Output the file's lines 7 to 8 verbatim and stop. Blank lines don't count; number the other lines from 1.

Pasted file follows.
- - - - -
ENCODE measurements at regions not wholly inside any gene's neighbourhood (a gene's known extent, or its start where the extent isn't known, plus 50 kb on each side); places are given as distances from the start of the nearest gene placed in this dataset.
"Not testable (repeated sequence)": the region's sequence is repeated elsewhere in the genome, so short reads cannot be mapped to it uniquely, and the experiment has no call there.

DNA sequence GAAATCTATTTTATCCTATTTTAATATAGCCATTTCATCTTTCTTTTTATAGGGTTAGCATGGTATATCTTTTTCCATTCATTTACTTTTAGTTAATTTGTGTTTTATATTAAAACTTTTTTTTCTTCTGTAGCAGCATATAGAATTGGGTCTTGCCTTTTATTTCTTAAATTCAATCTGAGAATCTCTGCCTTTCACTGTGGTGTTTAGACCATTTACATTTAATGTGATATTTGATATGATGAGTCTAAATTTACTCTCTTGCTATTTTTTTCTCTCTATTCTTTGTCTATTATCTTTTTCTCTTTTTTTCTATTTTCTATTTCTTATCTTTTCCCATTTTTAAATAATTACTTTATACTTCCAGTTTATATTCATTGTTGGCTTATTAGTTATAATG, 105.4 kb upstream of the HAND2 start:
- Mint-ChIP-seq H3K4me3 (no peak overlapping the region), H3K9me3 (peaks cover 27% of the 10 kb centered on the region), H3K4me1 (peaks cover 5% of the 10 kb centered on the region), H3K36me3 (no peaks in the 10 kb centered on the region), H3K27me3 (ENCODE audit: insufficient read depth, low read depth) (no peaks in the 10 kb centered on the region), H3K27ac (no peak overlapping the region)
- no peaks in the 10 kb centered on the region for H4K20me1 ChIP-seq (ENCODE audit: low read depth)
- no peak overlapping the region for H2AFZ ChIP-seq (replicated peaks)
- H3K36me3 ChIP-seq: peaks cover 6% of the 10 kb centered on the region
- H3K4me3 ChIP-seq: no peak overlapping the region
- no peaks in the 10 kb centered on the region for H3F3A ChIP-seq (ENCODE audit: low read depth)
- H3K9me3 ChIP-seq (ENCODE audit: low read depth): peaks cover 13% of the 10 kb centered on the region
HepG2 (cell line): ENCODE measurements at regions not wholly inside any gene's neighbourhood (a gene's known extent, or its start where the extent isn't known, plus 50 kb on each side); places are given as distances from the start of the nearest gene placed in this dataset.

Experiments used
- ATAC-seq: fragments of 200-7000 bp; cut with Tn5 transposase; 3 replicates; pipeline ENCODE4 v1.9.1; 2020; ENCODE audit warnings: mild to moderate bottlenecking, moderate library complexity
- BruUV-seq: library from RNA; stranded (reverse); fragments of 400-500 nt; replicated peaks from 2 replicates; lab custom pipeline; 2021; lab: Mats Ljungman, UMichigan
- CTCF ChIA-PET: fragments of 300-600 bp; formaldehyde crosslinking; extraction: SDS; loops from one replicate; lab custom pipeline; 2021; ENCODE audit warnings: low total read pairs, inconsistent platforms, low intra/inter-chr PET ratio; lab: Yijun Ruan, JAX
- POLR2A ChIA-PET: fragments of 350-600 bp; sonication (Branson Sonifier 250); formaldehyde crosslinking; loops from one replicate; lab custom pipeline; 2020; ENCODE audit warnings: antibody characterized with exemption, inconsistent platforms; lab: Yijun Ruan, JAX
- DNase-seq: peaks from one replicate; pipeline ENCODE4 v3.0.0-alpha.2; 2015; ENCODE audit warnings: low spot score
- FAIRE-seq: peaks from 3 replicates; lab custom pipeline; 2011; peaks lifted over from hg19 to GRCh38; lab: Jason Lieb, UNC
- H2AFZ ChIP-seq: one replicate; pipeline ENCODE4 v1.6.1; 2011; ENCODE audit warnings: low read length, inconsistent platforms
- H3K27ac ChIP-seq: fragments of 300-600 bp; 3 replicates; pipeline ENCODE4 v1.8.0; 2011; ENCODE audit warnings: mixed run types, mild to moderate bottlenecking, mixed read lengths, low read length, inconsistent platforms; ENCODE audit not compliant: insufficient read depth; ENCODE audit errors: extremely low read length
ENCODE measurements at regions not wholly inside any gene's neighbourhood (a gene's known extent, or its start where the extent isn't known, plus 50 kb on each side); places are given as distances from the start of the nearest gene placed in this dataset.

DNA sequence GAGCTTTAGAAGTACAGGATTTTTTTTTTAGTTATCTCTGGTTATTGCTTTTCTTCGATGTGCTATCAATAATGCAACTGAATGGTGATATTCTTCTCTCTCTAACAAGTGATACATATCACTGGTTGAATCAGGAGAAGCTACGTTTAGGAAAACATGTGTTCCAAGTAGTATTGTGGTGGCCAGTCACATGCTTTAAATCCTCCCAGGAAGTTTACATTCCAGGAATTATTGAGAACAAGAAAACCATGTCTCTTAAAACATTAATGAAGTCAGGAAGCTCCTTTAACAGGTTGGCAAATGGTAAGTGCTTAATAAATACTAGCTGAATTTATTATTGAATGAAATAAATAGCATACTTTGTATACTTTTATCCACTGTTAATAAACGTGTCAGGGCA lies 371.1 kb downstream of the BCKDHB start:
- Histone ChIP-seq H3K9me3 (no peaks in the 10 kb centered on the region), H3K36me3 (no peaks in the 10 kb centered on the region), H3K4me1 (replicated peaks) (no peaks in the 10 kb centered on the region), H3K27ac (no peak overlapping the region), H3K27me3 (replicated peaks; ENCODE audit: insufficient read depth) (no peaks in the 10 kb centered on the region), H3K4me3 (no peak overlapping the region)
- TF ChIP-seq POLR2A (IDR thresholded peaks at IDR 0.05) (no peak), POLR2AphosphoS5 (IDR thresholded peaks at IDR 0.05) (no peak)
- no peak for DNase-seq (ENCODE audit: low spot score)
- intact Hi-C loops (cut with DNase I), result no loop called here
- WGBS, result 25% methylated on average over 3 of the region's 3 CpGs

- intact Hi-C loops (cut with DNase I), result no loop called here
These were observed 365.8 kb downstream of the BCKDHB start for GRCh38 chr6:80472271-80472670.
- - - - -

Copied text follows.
- H3K36me3 ChIP-seq: peaks cover 6% of the 10 kb centered on the region
- H3K4me3 ChIP-seq: no peak overlapping the region